Take It or Leave It: Institution, Image, Ideology
Take It or Leave It: Institution, Image, Ideology was the first large-scale exhibition to focus on the intersection of two vitally important genres of contemporary art: appropriation (taking and recasting existing images, forms, and styles from mass-media and fine art sources) and institutional critique (scrutinizing and confronting the structures and practices of our social, cultural, and political institutions). The exhibition brought together works by thirty-six American artists who came to prominence between the late 1970s and the early 1990s.
Take It or Leave It was organized by the Hammer Museum and co-curated by Anne Ellegood, senior curator at the Hammer Museum, and Johanna Burton, Keith Haring Director and Curator of Education and Public Engagement at the New Museum, New York.
The majority of the works on view were from the 1980s and 1990s, a groundbreaking period that was shaped by the feminist and civil rights movements of the previous decades. Conscious of the profound impact on society of mass media such as television, newspapers, and film, artists examined critical questions of identity and representation via politically and socially engaged practices. This era witnessed a number of significant events that reverberated in the art world: the AIDS crisis, Ronald Reagan’s “trickle-down” economics and the subsequent recession, the fall of the Berlin Wall and the end of the Cold War, among others.
Expanding on the work of earlier conceptual artists who were committed to exploring the very definition of art, the artists featured in Take It or Leave It believe that art cannot be fully understood or experienced without acknowledging the contexts in which it is produced, viewed, and distributed. They point to the links between art institutions and the other organizations that make up our society, asserting that to separate art from aspects of our daily experience—whether education or medicine, marriage or war, parenting or advertising—is to reinscribe arbitrary and false divisions between art and society, between our aesthetic lives and our everyday lives.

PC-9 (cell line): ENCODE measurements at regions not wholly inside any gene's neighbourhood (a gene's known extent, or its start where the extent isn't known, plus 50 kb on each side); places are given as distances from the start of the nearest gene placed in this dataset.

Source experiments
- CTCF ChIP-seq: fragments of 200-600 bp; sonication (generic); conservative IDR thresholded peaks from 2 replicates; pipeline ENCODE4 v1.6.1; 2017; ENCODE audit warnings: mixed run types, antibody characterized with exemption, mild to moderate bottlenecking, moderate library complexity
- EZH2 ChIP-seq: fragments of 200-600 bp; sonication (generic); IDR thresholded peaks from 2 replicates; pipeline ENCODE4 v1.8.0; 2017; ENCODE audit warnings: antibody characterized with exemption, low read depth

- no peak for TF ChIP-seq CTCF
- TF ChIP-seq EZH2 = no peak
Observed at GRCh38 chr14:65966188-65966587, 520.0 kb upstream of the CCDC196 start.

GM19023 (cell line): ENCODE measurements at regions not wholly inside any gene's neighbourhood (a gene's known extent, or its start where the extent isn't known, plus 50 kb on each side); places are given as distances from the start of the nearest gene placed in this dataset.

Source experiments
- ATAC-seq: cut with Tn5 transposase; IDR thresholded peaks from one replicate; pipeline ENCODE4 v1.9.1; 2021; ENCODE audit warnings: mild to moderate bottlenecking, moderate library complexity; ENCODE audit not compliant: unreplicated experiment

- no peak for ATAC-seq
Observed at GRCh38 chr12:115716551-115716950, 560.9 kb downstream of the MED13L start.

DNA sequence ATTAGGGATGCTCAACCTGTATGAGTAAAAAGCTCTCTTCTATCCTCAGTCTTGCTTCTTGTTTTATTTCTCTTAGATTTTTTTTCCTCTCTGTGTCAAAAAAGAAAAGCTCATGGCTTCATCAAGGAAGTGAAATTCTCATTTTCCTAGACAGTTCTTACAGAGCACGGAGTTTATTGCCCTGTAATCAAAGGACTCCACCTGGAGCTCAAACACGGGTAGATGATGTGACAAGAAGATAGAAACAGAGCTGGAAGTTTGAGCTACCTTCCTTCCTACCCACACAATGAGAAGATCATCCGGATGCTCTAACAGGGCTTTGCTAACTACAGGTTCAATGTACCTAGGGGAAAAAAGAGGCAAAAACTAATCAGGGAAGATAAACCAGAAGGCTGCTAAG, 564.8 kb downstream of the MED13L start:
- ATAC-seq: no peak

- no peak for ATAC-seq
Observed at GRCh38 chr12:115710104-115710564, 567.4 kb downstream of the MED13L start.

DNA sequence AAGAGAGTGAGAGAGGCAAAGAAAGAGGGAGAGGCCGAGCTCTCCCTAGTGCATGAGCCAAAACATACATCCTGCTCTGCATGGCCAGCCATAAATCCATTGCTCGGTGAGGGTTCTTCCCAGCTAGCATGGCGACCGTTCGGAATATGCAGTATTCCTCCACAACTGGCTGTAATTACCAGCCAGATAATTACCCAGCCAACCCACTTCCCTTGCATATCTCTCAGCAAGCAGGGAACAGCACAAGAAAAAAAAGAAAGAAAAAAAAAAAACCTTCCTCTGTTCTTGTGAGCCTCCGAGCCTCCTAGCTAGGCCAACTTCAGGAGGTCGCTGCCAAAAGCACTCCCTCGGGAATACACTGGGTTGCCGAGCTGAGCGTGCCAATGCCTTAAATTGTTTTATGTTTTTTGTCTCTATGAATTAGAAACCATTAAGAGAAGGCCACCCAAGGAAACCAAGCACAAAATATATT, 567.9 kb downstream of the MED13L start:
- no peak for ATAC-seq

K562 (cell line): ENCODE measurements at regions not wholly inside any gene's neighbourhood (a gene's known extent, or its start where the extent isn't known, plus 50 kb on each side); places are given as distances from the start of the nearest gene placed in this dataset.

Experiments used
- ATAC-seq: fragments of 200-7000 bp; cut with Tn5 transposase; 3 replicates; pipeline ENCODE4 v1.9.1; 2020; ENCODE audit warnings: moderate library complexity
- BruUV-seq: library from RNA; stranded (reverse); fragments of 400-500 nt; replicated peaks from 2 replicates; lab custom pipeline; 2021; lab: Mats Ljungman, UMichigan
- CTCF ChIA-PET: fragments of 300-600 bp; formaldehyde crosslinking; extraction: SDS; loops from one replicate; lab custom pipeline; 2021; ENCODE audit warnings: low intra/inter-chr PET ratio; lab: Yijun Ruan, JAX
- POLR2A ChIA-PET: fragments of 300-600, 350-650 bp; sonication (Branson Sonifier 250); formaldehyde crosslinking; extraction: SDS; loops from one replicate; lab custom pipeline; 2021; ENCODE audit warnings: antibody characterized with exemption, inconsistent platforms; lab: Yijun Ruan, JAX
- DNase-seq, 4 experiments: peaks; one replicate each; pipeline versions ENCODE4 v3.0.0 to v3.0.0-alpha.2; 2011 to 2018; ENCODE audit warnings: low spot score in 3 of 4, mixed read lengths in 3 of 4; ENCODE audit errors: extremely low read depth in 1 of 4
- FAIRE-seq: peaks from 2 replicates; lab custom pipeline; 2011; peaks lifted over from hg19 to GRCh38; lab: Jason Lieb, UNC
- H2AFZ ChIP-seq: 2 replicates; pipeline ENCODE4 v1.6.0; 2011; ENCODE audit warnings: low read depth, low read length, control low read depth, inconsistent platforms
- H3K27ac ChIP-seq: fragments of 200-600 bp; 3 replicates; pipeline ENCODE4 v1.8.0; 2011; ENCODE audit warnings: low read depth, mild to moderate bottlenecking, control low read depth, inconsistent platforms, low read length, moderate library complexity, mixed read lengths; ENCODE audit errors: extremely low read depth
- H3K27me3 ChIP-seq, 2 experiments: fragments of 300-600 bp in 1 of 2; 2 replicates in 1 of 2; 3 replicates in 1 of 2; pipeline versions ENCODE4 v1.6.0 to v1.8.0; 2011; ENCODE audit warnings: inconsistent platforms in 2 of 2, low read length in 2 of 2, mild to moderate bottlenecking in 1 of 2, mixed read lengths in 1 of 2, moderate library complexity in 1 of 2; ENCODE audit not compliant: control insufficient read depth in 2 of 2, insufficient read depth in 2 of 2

Although Take It or Leave It was a historical show focusing on a period in the recent past, it also included recent work, arguing for the continued relevance of these artists’ practices and also revealing their sustained commitment to both historically recognizable and emerging strategies of appropriation and institutional critique. The exhibition highlighted dynamic practices in notably diverse mediums, including painting, sculpture, installation, photography, video, text, and performance. The works are by turns subtle and aggressive, poetic and didactic, emotional and intellectual. They are as challenging as they are rewarding, as radical as they are rational. Take It or Leave It seeks to revive and participate in the meaningful debates that the artists have fostered over time and to instill a desire for critique, in its many forms, to remain a cornerstone of American art.
Launched in 2017, the Take It or Leave It digital archive extends the life of this significant exhibition, with a gallery of artwork images and the associated didactic label texts from the installation at the Hammer Museum; essays, artist biographies, and a bibliography and chronology from the Take It or Leave It exhibition catalogue; and a variety of other resources meant to encourage further research.